77-year-old man with gastric cancer. Previously discussed at PIG as a consult.
COPD- severe obstructive disease. FEV1 – 0.95, FVC – 3.36 AF – DOAC
Presented with UGI bleed – Hb 48. No opportunity for NAC or optimisation Referred to respiratory physician for investigation of lung masses. Thought to be non-cancerous. Living at home with exertional dyspnoea Patient and family keen to proceed with curative surgery
Admitted for procedure – lap assisted distal gastrectomy ICU post-operative for 24 hours Discharged to ward
72 hours post-op:
Acute dyspnoea, APO, and AKI. Readmitted to ICU Treated for HAP; High-flow oxygen, fluid overloaded. Creatinine increasing, anuria, and delirium CT showed no surgical complications, echo – nil significant Difficult situation – no way forward. Evidence – When to start dialysis? Outcomes unchanged when started earlier vs later. Surgical patients do better but likely better baseline than medical patients. MDT meeting – dialysis commenced over 5 days. Stabilised and went to ward. Declined again and now palliative.
Preoperatively predicted that this would be a likely outcome if had any postoperative complications involving major organs Family well-informed preoperatively
49yo female with a large breast cancer requiring mastectomy.
Anorexia, known to a psychiatrist and a GP with a specific interest in eating disorders Excellent exercise tolerance Major depression, previous self-harm, and suicidal ideation
Anorexia Recent 300kcal/d intake causing 4kg weight loss, BMI down to 16.5, associated with pedal oedema Initial plan for preop admission to CMN under gastroenterology, with nearby psych support, for NG feeding to improve nutritional state. Patient has declined this and has cooperated with increased intake at home (up to 1500kcal/d at present) with associated weight increase and improved exercise tolerance (runs for exercise) Patient requesting bilateral mastectomy and reconstruction to occur at same time as feels she will not cope psychologically with mastectomy. Patient has expressed she does not want the surgeon to speak with psychiatrist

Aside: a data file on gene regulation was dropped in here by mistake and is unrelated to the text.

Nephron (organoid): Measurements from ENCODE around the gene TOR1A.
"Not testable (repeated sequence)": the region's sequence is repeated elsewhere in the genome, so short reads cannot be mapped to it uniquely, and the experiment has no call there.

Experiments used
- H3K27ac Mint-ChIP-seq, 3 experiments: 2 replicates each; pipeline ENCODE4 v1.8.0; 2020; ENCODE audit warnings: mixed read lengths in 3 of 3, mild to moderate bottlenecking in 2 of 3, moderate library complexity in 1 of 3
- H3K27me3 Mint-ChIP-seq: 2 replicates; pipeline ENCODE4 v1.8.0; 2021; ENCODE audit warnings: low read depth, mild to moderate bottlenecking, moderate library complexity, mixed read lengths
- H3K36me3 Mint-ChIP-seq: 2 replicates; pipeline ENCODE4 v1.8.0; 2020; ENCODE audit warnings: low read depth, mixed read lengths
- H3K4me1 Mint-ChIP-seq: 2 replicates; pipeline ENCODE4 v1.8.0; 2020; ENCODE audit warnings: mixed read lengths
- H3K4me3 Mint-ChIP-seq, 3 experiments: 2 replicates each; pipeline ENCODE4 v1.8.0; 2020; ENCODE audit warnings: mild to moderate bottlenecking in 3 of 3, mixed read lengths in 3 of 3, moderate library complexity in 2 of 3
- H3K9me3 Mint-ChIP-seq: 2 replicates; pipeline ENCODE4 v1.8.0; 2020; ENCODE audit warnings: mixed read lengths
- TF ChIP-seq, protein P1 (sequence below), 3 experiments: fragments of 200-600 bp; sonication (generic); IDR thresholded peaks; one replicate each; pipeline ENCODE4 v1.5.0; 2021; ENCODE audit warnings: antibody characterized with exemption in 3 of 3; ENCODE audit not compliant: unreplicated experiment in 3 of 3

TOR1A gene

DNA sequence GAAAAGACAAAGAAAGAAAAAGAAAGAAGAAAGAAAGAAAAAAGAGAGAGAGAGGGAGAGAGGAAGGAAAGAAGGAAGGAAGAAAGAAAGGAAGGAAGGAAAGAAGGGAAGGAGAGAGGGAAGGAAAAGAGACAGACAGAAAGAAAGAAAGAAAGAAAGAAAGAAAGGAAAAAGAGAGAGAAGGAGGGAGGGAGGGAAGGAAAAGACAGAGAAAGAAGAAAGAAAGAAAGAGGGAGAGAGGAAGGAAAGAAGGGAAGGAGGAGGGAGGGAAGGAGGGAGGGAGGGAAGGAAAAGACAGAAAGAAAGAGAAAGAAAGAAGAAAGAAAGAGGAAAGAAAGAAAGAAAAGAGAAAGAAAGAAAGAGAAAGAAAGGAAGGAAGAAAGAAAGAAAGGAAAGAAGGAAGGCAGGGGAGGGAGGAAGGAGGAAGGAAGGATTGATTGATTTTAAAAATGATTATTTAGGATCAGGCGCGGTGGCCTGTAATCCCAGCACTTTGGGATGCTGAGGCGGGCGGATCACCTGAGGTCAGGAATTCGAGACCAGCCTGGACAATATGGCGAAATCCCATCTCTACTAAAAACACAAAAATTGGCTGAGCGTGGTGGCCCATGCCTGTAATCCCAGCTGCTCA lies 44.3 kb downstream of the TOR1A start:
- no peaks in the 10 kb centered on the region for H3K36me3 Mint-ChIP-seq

Has this patient’s psych history and current status been fully elucidated? Alarming that she has declined surgeon and psychiatrist multidisciplinary discussions. Is the psychiatrist fully aware of the current issues and plan? Surgeon should attempt to gain approval from patient to speak with psychiatrist. Explain this to the patient in terms of our standard practice for liaison with specialist in any chronic health condition. Provide patient with a framework for the proposed conversation to allay concerns about privacy regarding mental health history. Advanced plan for deterioration is required and psychiatrist should be involved. GP to act as intermediary as a second-line plan.
Should this patient have a mastectomy or a bilateral mastectomy with immediate reconstruction Appropriate to proceed to surgery if patient continues current trajectory. Surgeon will consider bilateral mastectomy and reconstruction given significant mental health history Surgeon has advised that mastectomy without recon is preferable from a wound-healing perspective. High risk for wound breakdown, implant loss, and implant infection (especially if non-adherent to nutrition plan postop) Mastectomy can be extremely distressing, even to psychologically well women. Implant loss and wound breakdown are also very distressing. Infection is relatively easily managed with removal of implant (temporarily or permanently) and IV Abx.
Perioperative concerns with anorexia Multiple body systems affected (see review article) Bulimic variant is more physically damaging and may be further complicated by cardio/myotoxicity from emetogenic medications. Risk of cardiac dysrhythmias and fluid overload due to cardiac changes. Other concerns – pressure area/nerve injury risks, active warming of patient and fluids needed, abnormal gastric emptying (assume unfasted), abnormal responses to NDMRs, concurrent drug or ETOH abuse (including amphetamines for weight loss), concerns about plasma levels of certain drugs which have a high unbound fraction if albumin is low.